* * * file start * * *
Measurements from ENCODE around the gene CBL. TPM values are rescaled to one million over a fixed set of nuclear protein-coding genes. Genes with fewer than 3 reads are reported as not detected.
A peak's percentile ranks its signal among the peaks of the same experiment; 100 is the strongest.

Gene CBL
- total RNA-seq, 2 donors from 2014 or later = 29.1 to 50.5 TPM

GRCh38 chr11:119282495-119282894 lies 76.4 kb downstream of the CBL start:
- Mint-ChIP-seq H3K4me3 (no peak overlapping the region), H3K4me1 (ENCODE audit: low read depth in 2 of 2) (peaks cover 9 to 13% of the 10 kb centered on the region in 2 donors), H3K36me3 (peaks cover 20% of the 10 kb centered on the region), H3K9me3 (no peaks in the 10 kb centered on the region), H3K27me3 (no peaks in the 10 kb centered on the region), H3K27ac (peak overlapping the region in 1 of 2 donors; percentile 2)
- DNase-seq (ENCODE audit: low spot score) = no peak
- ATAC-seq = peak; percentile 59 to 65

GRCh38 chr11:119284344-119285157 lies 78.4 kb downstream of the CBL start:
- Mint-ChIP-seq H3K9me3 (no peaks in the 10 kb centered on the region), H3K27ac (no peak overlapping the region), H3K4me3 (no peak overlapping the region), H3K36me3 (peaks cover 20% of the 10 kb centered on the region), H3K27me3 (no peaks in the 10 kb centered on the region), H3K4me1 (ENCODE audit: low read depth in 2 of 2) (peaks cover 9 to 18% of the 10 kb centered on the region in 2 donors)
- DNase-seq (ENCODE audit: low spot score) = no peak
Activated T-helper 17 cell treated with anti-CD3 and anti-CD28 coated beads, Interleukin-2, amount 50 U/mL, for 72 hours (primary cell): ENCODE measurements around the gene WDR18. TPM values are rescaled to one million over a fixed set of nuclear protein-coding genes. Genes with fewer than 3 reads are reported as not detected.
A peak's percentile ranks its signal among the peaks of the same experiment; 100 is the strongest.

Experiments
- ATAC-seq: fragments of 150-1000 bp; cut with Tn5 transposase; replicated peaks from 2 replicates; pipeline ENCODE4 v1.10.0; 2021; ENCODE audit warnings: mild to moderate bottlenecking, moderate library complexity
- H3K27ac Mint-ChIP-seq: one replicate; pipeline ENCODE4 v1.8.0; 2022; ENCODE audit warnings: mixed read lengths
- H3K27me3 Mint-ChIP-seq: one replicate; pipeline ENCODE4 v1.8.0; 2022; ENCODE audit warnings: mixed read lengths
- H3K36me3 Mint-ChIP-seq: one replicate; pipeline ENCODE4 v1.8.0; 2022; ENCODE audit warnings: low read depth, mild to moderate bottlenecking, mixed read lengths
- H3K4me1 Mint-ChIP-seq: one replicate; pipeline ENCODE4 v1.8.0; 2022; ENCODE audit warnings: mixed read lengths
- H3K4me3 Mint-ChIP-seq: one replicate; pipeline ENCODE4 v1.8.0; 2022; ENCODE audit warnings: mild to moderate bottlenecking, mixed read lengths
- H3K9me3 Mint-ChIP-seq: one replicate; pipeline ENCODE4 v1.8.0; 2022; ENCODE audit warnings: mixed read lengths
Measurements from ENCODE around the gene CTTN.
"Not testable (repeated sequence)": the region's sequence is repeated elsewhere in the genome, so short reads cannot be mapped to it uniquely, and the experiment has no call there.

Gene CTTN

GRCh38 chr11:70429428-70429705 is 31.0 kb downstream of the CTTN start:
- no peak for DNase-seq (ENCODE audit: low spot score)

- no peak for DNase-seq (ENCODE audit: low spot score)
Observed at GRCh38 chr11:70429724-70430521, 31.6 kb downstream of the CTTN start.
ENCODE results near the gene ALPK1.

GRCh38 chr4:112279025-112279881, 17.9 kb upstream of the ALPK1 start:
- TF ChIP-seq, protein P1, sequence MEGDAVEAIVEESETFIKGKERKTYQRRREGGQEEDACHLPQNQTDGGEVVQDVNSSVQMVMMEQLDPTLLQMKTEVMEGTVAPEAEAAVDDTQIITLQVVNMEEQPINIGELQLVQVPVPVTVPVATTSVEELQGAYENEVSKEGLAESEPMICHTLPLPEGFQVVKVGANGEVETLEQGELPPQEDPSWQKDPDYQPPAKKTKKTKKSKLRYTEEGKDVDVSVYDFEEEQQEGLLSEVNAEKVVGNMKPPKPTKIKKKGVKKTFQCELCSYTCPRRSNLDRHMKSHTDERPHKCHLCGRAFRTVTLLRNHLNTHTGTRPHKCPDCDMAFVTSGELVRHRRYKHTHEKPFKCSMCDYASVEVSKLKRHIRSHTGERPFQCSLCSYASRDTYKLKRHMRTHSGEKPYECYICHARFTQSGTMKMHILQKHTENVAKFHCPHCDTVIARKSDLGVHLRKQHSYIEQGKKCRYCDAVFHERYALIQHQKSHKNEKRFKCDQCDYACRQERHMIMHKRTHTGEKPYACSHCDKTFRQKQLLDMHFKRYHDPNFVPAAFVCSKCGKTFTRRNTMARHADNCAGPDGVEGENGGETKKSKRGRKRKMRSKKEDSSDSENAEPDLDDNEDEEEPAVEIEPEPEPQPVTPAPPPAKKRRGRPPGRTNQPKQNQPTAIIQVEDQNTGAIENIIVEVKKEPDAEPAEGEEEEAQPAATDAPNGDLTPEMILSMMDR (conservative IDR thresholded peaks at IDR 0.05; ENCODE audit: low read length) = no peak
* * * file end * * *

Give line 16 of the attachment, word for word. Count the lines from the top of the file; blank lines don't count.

- H3K27ac Mint-ChIP-seq: one replicate; pipeline ENCODE4 v1.8.0; 2022; ENCODE audit warnings: mixed read lengths